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Atlas Copco has been named among the Top 100 most
innovative companies in the world by Forbes magazine. Atlas Copco, ranked No.
67, joins Google Inc., Amazon.com,
Inc., Apple, Starbucks, Procter & Gamble and others on the list.
Researchers at Forbes considered a number of factors when
compiling the list, including a company’s Innovation Premium, which projects
company income from existing businesses in addition to anticipated growth, as
well as the net present value of cash flows.
The magazine did not consider peer reviews judged by
many to be a popularity contest based on past results and instead looked to
investors to help determine which companies were best poised for future growth
and return on investment.
"In order to prosper in a global environment that is
as competitive as ever, you must constantly be vigilant for new ways to improve
your business," said Andrew Walker, general manager for Atlas Copco Compressor’s
U.S. operations. "While we are extremely honored to be included by Forbes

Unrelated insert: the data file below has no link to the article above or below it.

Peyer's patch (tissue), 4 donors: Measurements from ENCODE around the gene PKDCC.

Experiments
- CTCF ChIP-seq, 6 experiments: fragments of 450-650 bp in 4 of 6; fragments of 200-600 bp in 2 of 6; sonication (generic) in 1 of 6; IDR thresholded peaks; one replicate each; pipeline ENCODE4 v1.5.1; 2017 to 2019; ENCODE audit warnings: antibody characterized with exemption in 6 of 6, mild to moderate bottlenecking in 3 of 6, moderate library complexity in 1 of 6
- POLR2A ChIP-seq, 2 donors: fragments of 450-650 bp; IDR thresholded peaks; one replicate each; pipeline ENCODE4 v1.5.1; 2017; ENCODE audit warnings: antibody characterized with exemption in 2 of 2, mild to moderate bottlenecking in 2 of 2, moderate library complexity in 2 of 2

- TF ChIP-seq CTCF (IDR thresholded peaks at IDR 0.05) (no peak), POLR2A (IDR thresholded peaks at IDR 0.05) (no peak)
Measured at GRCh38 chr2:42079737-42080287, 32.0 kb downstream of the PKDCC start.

among such a prestigious list of innovative companies, we will continue to look
for ways to improve, for ourselves and for our loyal customers who have come to
expect exceptional products and services from Atlas Copco."
The research team at Forbes also identified five critical
skill sets that company leaders should possess to help lead creative work and
drive innovation within a company. These include:
Questioning allows innovators to challenge the status quo
and consider new possibilities
Observing helps innovators detect small details in the
activities of customers, suppliers and other companies that suggest new ways of
Networking permits innovators to gain radically different
perspectives from individuals with diverse backgrounds
Experimenting prompts innovators to relentlessly try out
new experiences, take things apart and test new ideas
Associational thinking drawing connections among
questions, problems or ideas from unrelated fields is triggered by
questioning, observing, networking and experimenting and is the catalyst for
The magazine also looked at what it referred to as the
"3P" framework as a code for innovation within an organization:
people, processes and philosophies.